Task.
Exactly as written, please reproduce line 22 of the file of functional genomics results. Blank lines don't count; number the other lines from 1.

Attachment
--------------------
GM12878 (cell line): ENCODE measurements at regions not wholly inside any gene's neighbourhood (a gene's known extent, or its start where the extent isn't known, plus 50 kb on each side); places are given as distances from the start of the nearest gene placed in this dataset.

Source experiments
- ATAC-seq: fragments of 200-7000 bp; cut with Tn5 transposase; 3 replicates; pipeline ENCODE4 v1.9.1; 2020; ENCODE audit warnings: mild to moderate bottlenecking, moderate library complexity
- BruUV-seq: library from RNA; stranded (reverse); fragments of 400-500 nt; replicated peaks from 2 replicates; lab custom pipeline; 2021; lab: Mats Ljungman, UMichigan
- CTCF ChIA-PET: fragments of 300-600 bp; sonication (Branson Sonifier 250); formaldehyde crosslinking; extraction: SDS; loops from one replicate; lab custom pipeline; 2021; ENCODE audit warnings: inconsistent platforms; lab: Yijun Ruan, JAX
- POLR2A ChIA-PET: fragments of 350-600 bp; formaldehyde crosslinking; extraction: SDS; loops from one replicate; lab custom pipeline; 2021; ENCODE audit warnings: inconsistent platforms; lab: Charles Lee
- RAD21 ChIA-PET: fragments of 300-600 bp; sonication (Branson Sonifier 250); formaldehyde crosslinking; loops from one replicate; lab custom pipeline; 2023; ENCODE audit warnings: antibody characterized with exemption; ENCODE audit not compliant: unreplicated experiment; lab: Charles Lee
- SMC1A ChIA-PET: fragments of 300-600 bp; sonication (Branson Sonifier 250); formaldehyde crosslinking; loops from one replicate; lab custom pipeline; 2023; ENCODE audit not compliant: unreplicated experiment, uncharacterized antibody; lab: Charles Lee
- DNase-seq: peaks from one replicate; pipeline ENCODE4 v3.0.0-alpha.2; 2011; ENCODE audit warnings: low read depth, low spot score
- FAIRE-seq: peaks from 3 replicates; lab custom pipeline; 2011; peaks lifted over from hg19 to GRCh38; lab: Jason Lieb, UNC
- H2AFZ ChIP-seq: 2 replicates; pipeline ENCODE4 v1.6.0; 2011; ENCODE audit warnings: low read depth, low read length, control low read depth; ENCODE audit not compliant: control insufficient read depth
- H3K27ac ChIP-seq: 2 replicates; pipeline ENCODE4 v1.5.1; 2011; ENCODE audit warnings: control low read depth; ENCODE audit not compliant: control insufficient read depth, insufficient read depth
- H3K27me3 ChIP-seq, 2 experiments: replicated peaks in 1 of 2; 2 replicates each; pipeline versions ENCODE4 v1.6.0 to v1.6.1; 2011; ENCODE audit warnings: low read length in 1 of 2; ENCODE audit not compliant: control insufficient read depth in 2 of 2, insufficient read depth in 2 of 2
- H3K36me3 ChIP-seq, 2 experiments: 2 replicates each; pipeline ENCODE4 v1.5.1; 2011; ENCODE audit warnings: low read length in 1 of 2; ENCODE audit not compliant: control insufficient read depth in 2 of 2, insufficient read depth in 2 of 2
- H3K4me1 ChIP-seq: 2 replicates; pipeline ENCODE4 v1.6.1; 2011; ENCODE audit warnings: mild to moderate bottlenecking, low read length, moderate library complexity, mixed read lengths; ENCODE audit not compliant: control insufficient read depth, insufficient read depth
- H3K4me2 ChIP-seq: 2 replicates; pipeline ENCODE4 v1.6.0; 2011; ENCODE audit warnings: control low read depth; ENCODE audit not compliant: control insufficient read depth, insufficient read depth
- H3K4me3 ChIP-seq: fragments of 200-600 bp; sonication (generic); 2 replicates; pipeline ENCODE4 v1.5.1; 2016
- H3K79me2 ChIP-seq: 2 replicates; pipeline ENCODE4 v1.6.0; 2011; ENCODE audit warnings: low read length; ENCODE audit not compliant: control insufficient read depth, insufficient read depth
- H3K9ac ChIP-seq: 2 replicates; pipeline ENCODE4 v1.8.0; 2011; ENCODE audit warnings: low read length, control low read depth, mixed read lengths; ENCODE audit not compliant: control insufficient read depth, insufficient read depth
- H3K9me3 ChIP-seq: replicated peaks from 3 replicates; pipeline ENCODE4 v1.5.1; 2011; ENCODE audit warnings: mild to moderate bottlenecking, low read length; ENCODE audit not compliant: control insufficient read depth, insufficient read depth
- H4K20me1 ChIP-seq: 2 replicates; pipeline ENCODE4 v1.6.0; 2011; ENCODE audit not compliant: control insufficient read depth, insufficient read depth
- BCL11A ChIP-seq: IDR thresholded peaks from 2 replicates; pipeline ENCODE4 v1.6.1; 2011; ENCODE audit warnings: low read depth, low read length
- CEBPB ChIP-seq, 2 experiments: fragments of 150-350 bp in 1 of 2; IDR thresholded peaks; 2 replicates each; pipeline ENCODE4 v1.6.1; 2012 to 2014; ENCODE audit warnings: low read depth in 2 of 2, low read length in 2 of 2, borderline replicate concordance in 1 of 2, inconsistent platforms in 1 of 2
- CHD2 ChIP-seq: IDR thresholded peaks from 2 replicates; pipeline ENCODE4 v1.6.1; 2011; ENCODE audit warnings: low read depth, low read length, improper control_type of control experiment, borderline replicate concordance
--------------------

- BCL11A ChIP-seq: IDR thresholded peaks from 2 replicates; pipeline ENCODE4 v1.6.1; 2011; ENCODE audit warnings: low read depth, low read length